Will Silicon LDMOS High Power RF Devices Drive the Rollout of 5G?

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By Lance Wilson | 3Q 2019 | IN-5572

 

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Now that it is a reality, 5G is starting to build out. Most systems currently being installed are at 5G New Radio (NR) mid-band (1 GHz to 6 GHz). This is more or less a worldwide phenomenon; 4G/Long-Term Evolution (LTE) infrastructure is or will be slowly replaced, although some countries are asking that the older technology infrastructure be replaced before 5G is installed.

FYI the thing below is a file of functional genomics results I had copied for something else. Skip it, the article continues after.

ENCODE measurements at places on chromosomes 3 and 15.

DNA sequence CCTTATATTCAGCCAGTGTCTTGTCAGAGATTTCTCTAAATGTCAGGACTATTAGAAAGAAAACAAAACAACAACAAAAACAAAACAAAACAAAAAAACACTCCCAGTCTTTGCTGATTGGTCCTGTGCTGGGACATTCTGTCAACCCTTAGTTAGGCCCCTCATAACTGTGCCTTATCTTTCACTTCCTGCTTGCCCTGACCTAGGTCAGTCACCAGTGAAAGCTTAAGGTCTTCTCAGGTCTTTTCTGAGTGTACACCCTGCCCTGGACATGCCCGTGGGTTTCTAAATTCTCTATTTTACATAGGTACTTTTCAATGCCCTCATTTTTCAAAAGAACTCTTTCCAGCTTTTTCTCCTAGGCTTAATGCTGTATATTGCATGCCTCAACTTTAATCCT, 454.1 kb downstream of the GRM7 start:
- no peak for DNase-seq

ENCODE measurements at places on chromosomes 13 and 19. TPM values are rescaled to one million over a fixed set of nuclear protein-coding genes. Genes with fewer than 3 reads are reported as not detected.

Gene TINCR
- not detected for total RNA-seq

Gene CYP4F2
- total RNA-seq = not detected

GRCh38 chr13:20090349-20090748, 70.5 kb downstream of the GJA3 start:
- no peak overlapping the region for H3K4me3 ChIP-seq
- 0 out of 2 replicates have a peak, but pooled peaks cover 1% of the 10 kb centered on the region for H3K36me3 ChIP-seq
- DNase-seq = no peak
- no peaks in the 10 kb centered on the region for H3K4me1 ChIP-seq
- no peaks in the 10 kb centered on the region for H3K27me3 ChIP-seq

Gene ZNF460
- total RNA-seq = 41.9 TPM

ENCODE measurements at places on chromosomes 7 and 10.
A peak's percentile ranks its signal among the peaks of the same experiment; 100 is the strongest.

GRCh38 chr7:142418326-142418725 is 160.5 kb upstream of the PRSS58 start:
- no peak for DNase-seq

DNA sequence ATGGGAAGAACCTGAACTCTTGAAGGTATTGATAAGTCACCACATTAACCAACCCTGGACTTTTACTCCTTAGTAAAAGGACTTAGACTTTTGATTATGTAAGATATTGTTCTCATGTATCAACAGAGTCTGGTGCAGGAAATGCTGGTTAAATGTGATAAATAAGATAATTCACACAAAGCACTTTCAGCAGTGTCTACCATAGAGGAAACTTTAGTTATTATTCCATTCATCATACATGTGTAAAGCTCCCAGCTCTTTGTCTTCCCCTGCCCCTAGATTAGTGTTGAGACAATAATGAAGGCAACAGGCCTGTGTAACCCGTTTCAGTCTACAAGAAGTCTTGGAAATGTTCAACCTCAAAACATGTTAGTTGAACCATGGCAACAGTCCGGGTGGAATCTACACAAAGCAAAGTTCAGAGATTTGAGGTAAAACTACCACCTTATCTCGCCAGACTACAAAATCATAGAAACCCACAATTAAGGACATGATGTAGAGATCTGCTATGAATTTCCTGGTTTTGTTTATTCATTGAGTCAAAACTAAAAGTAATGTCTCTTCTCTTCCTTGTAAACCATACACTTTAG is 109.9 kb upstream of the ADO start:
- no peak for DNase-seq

Radio Frequency (RF) power semiconductor devices are playing an integral part of this build-out, and there are two competing technologies vying for sockets in 5G base stations: the first is Gallium Nitride (GaN), and the second is Silicon (Si) Laterally Diffused Metal Oxide Semiconductor (LDMOS). The former holds much promise and has the required performance for the new systems, especially at higher frequencies. GaN is relatively new in a volume sense, although its development took about 15 years. Si LDMOS, on the other hand, has been the mainstay in mobile wireless base stations for 25 years.

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